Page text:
Here’s a picture of the plant.

Quite apart from its nutritional qualities, it is also relatively easy to cultivate. In Kenya, farmers can produce three or even four crops annually. It is drought-resistant and currently sells at the farm gate for prices much higher than for maize (the principal staple food). Perhaps most importantly, from a business perspective, it also tastes good!

There are numerous different varieties of Amaranth around the world, many of which have been historically important as staple crops. Most famously, it was grown by the Aztecs in central America, where it formed a staple part of the Aztec diet. As a key part of Aztec religious ceremonies, it was banned by the Conquistadores, but luckily survived in the wild. It is now making a comeback in Latin America. At this point, I have a confession to make. Ever since I read a wonderful book called “Seeds of Change” by Henry Hobhouse, I have found the history of food crops incredibly interesting. This book, which sadly I think is now out of print, discusses five crops which changed the world: cotton, potatoes, tea, quinine and sugar. Each history is fascinating. Maybe some day, a scholar will tell the story of amaranth.

Monday, November 10, 2008


There have been huge celebrations in Kenya, Uganda and (I'm sure) the rest of Africa following the election of Barack Obama. That a son of a Kenyan immigrant should have risen from humble beginnings to the most powerful position in the world is a remarkable achievement, and will undoubtedly be a source of great pride and inspiration to people everywhere, but most specially in Africa. Following two long campaigns, in which he first defeated the redoubtable Hilary Clinton and then the doughty John McCain, no-one can dispute his credentials.

For me, however, the most interesting thing about the election will be its reverberations across Africa in the next four years. For how much longer will Africans accept ageing leaders who cling to power through profoundly undemocratic systems? When will the simple message for change, embodied in the three words "yes we can", start to spread through Africa? Until recently, poor communications have stifled political campaigning by opposition groups, but the internet and the cell phone are changing that, and fast. The instruments of mass communication are no longer under government control. In winning the election, Obama may be the catalyst for change in Africa and for the transfer of political power to the new generation. Even more than elsewhere, support by the young in Africa is critical for change to take place. Population growth and demographics mean that the overwhelming majority of the African electorate is under 40 years of age. Leaders who are able to win and harness their support will create the future.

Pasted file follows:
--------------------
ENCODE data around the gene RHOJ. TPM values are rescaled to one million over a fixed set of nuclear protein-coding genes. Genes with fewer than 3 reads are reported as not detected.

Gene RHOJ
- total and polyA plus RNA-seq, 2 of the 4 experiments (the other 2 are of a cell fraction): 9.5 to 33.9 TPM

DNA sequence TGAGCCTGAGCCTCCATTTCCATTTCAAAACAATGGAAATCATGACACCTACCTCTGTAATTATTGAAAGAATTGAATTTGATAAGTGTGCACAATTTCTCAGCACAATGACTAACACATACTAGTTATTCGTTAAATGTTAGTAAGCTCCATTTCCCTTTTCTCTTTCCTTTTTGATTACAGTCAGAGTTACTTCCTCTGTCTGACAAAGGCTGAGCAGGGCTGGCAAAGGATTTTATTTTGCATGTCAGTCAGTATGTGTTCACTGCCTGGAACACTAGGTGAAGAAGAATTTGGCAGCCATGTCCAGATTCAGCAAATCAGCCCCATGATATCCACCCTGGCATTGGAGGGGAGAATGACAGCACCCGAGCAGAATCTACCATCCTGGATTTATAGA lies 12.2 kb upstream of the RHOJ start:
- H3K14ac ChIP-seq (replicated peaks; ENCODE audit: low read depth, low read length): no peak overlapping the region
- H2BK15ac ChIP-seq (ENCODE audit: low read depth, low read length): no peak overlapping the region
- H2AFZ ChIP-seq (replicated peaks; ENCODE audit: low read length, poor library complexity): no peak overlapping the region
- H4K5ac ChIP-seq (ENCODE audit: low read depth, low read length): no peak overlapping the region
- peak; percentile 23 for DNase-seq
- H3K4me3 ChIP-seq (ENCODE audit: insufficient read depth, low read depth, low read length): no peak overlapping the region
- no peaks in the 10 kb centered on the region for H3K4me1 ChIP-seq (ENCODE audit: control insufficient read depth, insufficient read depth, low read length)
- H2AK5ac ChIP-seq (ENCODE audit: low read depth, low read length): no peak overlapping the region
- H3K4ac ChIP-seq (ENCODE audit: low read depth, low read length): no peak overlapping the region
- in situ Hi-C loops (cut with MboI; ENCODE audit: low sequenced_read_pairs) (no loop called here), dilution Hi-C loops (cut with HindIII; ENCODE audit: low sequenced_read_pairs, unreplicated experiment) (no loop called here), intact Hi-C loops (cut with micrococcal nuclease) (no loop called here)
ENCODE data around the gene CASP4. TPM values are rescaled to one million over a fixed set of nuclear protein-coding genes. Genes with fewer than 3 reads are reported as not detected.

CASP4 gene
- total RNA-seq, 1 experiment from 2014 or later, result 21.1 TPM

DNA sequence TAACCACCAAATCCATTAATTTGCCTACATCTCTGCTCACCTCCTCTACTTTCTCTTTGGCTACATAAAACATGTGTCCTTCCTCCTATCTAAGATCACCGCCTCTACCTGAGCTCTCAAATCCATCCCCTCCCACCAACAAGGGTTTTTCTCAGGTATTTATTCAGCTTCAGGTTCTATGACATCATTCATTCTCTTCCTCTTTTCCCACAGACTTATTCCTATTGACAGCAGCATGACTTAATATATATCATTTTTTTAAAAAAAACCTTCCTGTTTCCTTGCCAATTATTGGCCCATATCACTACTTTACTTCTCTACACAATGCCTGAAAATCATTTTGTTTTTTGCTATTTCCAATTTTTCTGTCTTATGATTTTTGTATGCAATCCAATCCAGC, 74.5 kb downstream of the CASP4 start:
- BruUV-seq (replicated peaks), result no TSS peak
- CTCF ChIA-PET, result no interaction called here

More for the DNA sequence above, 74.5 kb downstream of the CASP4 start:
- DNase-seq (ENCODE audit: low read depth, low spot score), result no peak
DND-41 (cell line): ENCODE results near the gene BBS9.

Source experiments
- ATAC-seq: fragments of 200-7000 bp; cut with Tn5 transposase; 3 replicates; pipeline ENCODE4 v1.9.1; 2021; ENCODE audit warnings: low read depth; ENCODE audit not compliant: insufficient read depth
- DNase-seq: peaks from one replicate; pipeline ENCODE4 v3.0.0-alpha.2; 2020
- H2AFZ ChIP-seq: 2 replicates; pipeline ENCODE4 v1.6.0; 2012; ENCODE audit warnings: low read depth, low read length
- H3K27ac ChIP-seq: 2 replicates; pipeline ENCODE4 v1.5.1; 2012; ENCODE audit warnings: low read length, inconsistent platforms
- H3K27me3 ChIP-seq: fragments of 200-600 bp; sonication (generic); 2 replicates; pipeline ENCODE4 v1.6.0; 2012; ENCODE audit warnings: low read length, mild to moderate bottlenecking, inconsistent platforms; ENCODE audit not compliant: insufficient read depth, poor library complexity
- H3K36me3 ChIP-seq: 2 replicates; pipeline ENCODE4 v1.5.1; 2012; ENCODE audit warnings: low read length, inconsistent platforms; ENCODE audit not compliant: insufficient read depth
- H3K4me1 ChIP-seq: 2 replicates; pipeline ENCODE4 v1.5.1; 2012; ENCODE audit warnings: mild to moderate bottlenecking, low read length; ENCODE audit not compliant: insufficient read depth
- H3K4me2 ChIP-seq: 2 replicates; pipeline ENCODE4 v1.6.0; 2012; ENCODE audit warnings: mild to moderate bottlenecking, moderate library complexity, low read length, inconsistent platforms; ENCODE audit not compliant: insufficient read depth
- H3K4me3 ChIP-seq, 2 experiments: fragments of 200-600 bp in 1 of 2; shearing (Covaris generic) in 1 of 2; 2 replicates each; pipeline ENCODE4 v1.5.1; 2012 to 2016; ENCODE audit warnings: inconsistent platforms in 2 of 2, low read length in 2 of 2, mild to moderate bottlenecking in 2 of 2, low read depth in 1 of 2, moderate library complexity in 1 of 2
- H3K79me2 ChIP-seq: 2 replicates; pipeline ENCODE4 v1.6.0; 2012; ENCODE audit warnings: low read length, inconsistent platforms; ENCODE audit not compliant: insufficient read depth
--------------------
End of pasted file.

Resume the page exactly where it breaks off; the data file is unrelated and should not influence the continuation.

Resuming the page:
Many people I meet harbour negative perceptions about Africa. They complain about corruption and bemoan conflict. My response to this is to point to the remarkable tenacity and determination of most African people, who achieve great things in spite of all the obstacles placed in their path. Barack Obama is a shining example of this tenacity and determination, but there are many others like him in Africa, in commerce, in industry, in education and even in politics, who will shape the future of this young continent. Make no mistake, Africa's future is bright.

Monday, November 3, 2008

Tree planting at AAC/Kilimo Trust

Having talked about the importance of tree planting, I came across this photo of a happy Financial Controller planting an avocado tree at the AAC/Kilimo Trust offices about 2 months ago. Edward Isingoma Matsiko is usually deskbound, but that day at least we managed to get his hands dirty.
We all planted trees and then followed up our work with a short office party (goat muchomo for those of you interested). I have just been to visit my orange tree and I am glad to report that it is growing well, though in need of some early side shoot pruning.

Trees and Honey

Very few days go by in this job wthout learning something new and interesting. A few years ago, when I was working for CDC, I learnt a lot about the cultivation and export of fresh vegetables. Subsequently, my colleagues found my extensive knowledge of vegetables a source of great amusement, though I could never see the joke.....

Over the past two months, two more areas have caught my interest and attention. Trees and honey. Trees - and more specifically the lack of them - is a fairly obvious one. Here are a few facts: East Africa's trees produce about 80% of the population's energy requirements (who ever said biofuels were something new?); population growth - and land pressure - is rising at about 4% per annum. To put this in context, that means the population of Uganda, Kenya and Tanzania will double within 20 years! Forest cover is diminishing: in Kenya, forests now cover less than 2% of the area. Tanzania and Uganda are slightly better, but the trend is sharply down... Timber prices are increasing all the time....

Now, I knew all this before. What I didn't know, until attending an excellent presentation by Eric Bettelheim of Sustainable Forestry Management last week in Kigali, was that Africa had been unable to benefit from the official market in carbon trading established under the Kyoto Protocol a few years ago. If, therefore, a government or a private individual or business plants trees in Africa, s/he is ineligible for carbon credits - which are available to European and North American growers! The result - deforestation continues apace in the developing world but afforestation is on the increase in Europe and the USA. And I thought it was a global problem....... Fortunately, however, the business case for planting forests in East Africa is becoming very persuasive, even without the carrot of carbon trading opportunities, and, if Mr Bettelheim gets his way, the economics may look even better in the near future. Buy land and plant some trees - in today's fragile economic environment, that advice could be a great long term pension investment, besides doing something small to save the planet.

And if you plant some trees, why not invest in some beehives? The bees do all the work and you collect the income. Furthermore, the global honey price is increasing, due mostly to the impact of bee disease in USA & Europe and the consequent reduction in bee colonies. Beeswax, propolis and royal jelly, alongside the honey, and cross-pollination for your tree crops to boot.

If you want to learn some more, visit Think about it.